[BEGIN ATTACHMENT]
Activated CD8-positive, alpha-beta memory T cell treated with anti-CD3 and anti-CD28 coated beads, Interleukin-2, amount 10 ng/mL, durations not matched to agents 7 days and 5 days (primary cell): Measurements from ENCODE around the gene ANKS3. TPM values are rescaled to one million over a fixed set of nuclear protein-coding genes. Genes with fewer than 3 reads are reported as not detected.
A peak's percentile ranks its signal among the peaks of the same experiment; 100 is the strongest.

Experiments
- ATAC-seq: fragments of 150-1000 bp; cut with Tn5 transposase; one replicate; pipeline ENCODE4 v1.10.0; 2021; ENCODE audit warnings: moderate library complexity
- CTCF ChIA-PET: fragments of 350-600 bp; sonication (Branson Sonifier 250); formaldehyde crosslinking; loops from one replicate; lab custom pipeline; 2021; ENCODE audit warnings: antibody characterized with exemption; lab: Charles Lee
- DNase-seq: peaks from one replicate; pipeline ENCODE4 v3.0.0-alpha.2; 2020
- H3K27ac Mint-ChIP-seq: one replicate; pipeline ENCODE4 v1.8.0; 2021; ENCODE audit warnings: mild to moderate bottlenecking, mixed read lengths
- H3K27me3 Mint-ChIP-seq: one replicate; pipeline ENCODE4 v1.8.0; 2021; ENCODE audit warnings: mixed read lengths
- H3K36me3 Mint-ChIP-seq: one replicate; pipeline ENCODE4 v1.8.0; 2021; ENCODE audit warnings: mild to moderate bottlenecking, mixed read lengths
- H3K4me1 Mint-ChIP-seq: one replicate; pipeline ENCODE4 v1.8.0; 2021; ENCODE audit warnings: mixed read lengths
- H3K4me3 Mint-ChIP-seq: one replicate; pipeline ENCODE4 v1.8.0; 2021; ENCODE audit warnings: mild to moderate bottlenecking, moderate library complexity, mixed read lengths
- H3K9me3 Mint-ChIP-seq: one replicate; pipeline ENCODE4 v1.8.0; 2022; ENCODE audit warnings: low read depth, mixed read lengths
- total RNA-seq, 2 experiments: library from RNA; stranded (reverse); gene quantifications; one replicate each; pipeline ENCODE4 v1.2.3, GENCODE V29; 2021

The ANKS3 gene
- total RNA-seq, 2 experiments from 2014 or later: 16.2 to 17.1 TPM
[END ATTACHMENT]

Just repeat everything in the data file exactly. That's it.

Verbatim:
Activated CD8-positive, alpha-beta memory T cell treated with anti-CD3 and anti-CD28 coated beads, Interleukin-2, amount 10 ng/mL, durations not matched to agents 7 days and 5 days (primary cell): Measurements from ENCODE around the gene ANKS3. TPM values are rescaled to one million over a fixed set of nuclear protein-coding genes. Genes with fewer than 3 reads are reported as not detected.
A peak's percentile ranks its signal among the peaks of the same experiment; 100 is the strongest.

Experiments
- ATAC-seq: fragments of 150-1000 bp; cut with Tn5 transposase; one replicate; pipeline ENCODE4 v1.10.0; 2021; ENCODE audit warnings: moderate library complexity
- CTCF ChIA-PET: fragments of 350-600 bp; sonication (Branson Sonifier 250); formaldehyde crosslinking; loops from one replicate; lab custom pipeline; 2021; ENCODE audit warnings: antibody characterized with exemption; lab: Charles Lee
- DNase-seq: peaks from one replicate; pipeline ENCODE4 v3.0.0-alpha.2; 2020
- H3K27ac Mint-ChIP-seq: one replicate; pipeline ENCODE4 v1.8.0; 2021; ENCODE audit warnings: mild to moderate bottlenecking, mixed read lengths
- H3K27me3 Mint-ChIP-seq: one replicate; pipeline ENCODE4 v1.8.0; 2021; ENCODE audit warnings: mixed read lengths
- H3K36me3 Mint-ChIP-seq: one replicate; pipeline ENCODE4 v1.8.0; 2021; ENCODE audit warnings: mild to moderate bottlenecking, mixed read lengths
- H3K4me1 Mint-ChIP-seq: one replicate; pipeline ENCODE4 v1.8.0; 2021; ENCODE audit warnings: mixed read lengths
- H3K4me3 Mint-ChIP-seq: one replicate; pipeline ENCODE4 v1.8.0; 2021; ENCODE audit warnings: mild to moderate bottlenecking, moderate library complexity, mixed read lengths
- H3K9me3 Mint-ChIP-seq: one replicate; pipeline ENCODE4 v1.8.0; 2022; ENCODE audit warnings: low read depth, mixed read lengths
- total RNA-seq, 2 experiments: library from RNA; stranded (reverse); gene quantifications; one replicate each; pipeline ENCODE4 v1.2.3, GENCODE V29; 2021

The ANKS3 gene
- total RNA-seq, 2 experiments from 2014 or later: 16.2 to 17.1 TPM